Ironies and paradoxes. Having marched off to the wrong country because we didn`t want to face up to the real causes of the terrorist attacks "our blindness to Israeli territorialists and to Saudi Arabia`s sponsorship of the kind of teaching that made so many Muslim fanatics "we now proceed to blame government for the sins of Wall Street. Government may well be to blame to the extent that it failed to regulate Wall Street, but that is not what our anti-government ideologues mean. As they have been blind to Israeli intransigence and Saudi complicity, so now they wish to remain blind to the plain fact that Corporate America has no intention of restoring the middle class. It may urge us to buy cars, but it has no intention of paying us well enough to afford them, just as it had no intention of paying us well enough to afford the homes predatory lenders enabled us to buy.

The only reason we had a middle class in the first place was because the labor movement fought for better wages and conditions. Ronald Reagan threw all that into reverse when he broke the air controllers` union and launched a prolonged period of union-busting. Leave Corporate America alone, he said, and the riches will trickle down to us from the top. How has that worked out? But the anti-government Tea Baggers, like the chicken hawks and their contractor buddies who got us into the Iraq and Afghan fiascos, are not about to own up to the fact that Wrongway Corrigan is the servant of Corporate America. What`s a crazy war or two when it makes the banks and contractors rich?

Das Experiment ought to be required watching for politicians and bureaucrats. It ought to be shown in the schools the way the Navy used to show recruits The Oxbow Incident. Every time the Patriot Act or Guantanamo or waterboarding is mentioned, Das Experiment should be shown. It should be shown in the UN. It was made in a country that knows how easily democracy can be surrendered to fear and hatred. It has the moral authority of that country`s agonizing reflection on its recent past.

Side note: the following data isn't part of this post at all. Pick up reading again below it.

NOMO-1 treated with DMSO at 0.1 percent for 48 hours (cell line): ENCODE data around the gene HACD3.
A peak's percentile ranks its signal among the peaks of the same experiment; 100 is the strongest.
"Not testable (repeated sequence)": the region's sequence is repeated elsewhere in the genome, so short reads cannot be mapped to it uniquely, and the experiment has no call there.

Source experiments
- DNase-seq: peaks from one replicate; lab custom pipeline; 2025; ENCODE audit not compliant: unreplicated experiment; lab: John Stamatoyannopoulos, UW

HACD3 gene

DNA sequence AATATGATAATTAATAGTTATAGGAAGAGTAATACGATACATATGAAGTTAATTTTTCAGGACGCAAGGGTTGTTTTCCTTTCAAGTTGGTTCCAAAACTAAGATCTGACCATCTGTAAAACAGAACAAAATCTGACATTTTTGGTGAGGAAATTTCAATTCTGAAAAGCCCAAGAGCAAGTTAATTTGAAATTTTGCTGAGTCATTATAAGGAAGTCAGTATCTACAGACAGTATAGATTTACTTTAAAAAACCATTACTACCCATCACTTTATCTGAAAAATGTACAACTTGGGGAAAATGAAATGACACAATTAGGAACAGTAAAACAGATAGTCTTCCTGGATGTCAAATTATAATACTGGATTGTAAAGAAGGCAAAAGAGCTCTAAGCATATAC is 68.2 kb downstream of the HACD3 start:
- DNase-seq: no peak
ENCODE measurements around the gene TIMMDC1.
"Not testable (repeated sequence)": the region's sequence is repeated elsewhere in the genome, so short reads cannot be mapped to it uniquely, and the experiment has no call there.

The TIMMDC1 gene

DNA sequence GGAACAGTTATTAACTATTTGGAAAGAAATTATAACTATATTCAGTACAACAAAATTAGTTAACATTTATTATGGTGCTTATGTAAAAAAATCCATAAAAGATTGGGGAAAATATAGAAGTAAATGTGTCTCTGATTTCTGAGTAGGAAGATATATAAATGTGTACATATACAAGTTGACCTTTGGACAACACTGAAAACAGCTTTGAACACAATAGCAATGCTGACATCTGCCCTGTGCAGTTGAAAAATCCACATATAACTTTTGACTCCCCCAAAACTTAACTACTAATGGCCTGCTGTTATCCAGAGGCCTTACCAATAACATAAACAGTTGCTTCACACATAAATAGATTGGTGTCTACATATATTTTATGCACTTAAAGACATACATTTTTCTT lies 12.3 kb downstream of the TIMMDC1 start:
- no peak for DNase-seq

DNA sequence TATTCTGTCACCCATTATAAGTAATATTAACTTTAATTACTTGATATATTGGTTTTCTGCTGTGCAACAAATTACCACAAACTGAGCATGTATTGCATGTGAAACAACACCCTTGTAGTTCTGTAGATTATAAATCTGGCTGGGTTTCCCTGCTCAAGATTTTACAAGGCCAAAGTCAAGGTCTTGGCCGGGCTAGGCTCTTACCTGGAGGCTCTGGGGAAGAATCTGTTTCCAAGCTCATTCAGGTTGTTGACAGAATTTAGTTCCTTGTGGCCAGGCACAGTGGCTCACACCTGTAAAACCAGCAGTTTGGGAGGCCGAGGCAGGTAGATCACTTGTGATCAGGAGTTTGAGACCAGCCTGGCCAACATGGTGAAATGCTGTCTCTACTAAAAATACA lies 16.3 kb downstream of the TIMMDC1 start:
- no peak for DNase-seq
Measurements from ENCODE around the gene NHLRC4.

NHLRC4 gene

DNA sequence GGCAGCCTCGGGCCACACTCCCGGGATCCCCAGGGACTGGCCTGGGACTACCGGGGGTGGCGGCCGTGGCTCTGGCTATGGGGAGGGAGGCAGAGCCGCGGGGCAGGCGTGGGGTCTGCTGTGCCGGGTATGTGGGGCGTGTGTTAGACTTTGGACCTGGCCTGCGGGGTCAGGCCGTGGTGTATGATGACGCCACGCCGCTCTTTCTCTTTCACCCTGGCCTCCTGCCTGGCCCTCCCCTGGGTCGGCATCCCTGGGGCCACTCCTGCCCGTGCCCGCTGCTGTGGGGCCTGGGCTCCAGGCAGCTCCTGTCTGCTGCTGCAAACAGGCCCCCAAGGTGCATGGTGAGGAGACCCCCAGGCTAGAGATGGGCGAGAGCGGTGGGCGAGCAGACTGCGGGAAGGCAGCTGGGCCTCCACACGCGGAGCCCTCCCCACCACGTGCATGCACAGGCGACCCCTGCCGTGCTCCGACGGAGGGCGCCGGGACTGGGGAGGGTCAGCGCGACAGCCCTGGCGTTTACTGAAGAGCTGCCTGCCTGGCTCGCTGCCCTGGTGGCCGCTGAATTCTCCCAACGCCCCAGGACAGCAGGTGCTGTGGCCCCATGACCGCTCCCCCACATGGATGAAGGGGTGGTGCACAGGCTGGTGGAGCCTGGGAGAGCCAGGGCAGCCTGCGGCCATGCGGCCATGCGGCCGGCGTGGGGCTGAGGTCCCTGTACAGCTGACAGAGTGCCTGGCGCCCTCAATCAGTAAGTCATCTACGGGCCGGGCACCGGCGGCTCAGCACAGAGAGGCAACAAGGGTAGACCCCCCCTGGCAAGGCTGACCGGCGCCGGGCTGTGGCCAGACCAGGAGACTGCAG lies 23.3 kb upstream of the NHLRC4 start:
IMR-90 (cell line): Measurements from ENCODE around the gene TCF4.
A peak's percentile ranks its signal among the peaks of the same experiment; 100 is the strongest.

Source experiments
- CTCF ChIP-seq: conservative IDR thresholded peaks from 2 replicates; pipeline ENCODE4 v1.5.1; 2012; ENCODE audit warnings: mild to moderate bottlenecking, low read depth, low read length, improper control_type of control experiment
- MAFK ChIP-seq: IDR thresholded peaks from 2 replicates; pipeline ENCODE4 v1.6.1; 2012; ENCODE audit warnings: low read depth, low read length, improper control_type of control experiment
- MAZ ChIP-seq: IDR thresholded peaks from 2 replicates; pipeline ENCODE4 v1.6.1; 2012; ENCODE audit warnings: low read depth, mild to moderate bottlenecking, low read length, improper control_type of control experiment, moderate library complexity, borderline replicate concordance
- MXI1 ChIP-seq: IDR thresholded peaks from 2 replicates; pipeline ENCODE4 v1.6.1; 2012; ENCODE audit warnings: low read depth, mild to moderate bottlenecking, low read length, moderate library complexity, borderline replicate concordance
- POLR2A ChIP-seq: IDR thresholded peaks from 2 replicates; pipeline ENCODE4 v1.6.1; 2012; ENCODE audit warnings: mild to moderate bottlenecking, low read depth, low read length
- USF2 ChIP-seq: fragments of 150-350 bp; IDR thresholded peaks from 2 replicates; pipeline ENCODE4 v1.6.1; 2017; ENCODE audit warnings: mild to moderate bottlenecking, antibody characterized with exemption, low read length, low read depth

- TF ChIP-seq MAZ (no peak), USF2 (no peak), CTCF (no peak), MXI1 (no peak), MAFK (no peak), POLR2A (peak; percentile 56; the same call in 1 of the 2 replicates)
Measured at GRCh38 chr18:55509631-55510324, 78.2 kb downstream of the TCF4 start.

If there is anything brutal, anything cowardly, anything overweeningly ambitious in a human being, the circumstances portrayed in Das Experiment will bring it out in all its raw ugliness. We are still living with the things that crawled out of the darkness in the wake of the 9/11 attacks. We just heard our former president saying he approves of half drowning people, bringing them back and then drowning them again "a president of the United States, which prides itself on its humanity and compassion. Das Experiment represents the darkness in which we still dwell, which we are so far unable to shake: the darkness of our worst instincts and the dankness of our hypocrisy.

Djelloul (jeh-lool) Marbrook was born in 1934 in Algiers to a Bedouin father and an American painter. He grew up in Brooklyn, West Islip and Manhattan, New York, where he attended Dwight Preparatory School and Columbia. He then served in the U.S. Navy.

His book of poems, Far From Algiers, won the Stan and Tom Wick Poetry Prize from Kent State University in 2007 and was published in 2008. His story, Artists Hill, adapted from the second novel of an unpublished trilogy, won the Literal Latté first prize in fiction in 2008. His poems have been published in The American Poetry Review, Barrow Street, poemeleon, The Same, and other journals. The pioneering e-book publisher, Online Originals (UK), published his novella, Alice MIller`s Room, in 1999.

He worked as a reporter for The Providence Journal and as an editor for The Elmira (NY) Star-Gazette, The Baltimore Sun, The Winston-Salem Journal & Sentinel and The Washington Star. Later he worked as executive editor of four small dailies in northeast Ohio and two medium-size dailies in northern New Jersey.

Del`s book, Far From Algiers:

New review of Far from Algiers:

Artists Hill, Literal Latté`s fiction first prize:

His blog:

His mother`s art:

His aunt`s art:

Far From Algiers Video Trailer #1 from Brent Robison on Vimeo.